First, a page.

The ExoMars 2016 mission is set for its rendezvous with the Red Planet on October 19. On Sunday at 4:42 pm CEST (14:42 GMT), the Schiaparelli module successfully separated from the Trace Gas Orbiter (TGO), and Monday morning at 4:42 am CEST (02:42 GMT) the orbiter executed a crucial course correction after a heart-stopping glitch that caused the spacecraft to lose communications with Earth. Despite this, ESA says both the TGO and Schiaparelli are currently healthy and on course.
On October 16 at 10:10 am CEST (08:10 GMT), the dormant Schiaparelli was switched on and its systems examined one final time, with mission control in Darmstadt, Germany reporting telemetry indicated the spacecraft's temperature was normal. After a final check of the time-tagged commands that will guide it to the martian surface, Schiaparelli was automatically jettisoned by its mother ship on schedule at a speed of 30 cm/s (one ft/s), setting it on a three-day ballistic trajectory that will end in a dramatic six-minute descent.
During the separation maneuver, the TGO rotated to put it into the correct attitude. Since this swung its antenna momentarily out of line with Earth, the full data link was lost as expected and progress was monitored using the Giant Metrewave Radio Telescope (GMRT) radio telescope in Pune, India.
Because it takes almost 10 minutes for a radio signal to reach ExoMars from Earth, all operations by the TGO and Schiaparelli had to be carried out autonomously with mission control acting as little more than a spectator. Separation was confirmed by the Flight Director at 5:27 pm CEST (15:27 GMT), but instead of the telemetry signal returning, only the radio carrier wave came from the TGO.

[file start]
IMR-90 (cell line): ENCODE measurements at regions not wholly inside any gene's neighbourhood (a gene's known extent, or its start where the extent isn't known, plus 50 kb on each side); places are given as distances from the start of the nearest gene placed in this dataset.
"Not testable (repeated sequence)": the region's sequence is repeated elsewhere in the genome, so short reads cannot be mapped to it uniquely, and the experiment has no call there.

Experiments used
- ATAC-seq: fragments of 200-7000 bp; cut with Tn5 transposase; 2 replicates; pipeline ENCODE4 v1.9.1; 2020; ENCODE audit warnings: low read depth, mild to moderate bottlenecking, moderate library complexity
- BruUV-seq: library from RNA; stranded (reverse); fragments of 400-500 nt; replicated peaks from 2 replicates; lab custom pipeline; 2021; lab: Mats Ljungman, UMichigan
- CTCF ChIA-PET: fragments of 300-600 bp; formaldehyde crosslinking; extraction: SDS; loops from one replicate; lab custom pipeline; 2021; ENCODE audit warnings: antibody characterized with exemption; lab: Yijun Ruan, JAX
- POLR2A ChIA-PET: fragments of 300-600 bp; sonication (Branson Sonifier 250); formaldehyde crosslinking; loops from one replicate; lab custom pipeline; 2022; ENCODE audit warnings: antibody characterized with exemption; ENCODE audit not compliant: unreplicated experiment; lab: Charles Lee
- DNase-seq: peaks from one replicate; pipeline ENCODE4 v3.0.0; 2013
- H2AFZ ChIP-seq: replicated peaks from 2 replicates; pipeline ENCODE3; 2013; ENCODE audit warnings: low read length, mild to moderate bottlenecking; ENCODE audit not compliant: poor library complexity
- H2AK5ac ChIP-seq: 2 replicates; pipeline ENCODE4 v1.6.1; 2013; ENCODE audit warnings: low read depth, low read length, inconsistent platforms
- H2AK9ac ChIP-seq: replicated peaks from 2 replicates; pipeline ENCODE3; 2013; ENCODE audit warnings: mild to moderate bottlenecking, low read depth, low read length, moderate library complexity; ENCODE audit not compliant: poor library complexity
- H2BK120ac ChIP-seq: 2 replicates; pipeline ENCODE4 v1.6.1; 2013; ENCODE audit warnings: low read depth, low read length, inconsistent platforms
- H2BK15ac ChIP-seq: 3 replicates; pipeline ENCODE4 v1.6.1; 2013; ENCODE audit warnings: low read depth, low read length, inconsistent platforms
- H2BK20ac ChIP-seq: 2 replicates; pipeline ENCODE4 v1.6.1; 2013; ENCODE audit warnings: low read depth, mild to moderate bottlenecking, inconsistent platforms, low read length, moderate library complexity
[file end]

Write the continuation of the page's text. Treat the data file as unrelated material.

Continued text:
Though ESA downplayed the significance of this, the TGO was within hours of a crucial engine burn that would cause it to swing around Mars. If a system failure prevented it from carrying out the maneuver, then the orbiter would follow Schiaparelli and, lacking a heat shield or parachutes, hit the Martian atmosphere at tremendous speed.
Fortunately, at 6:43 CEST (16:43 GMT) telemetry returned for reasons as unknown as those behind the blackout, with the first data recovered by ESA's 35-m (113-ft) deep-space ground station at Malargüe, Argentina.
On Monday at 4:42 am CEST (02:42 GMT), the TGO fired its main engine for one minute and 46 seconds to boost its trajectory by several hundred kilometers, which places the craft in its orbit insertion window. On Wednesday, the TGO will fire its engine for another 139 minutes to place it in orbit around Mars. To make certain that this burn is carried out without interruption, mission control ordered the probe to disregard any automatic computer reboot commands on Monday.
Meanwhile, Schiaparelli has gone back to sleep to conserve battery power. When it wakes up on Wednesday, it will plunge into the Martian atmosphere and after a six-minute braking maneuver land (hopefully) in the Meridiani Planum region near the equator at 4:48 pm CEST (14:48 GMT).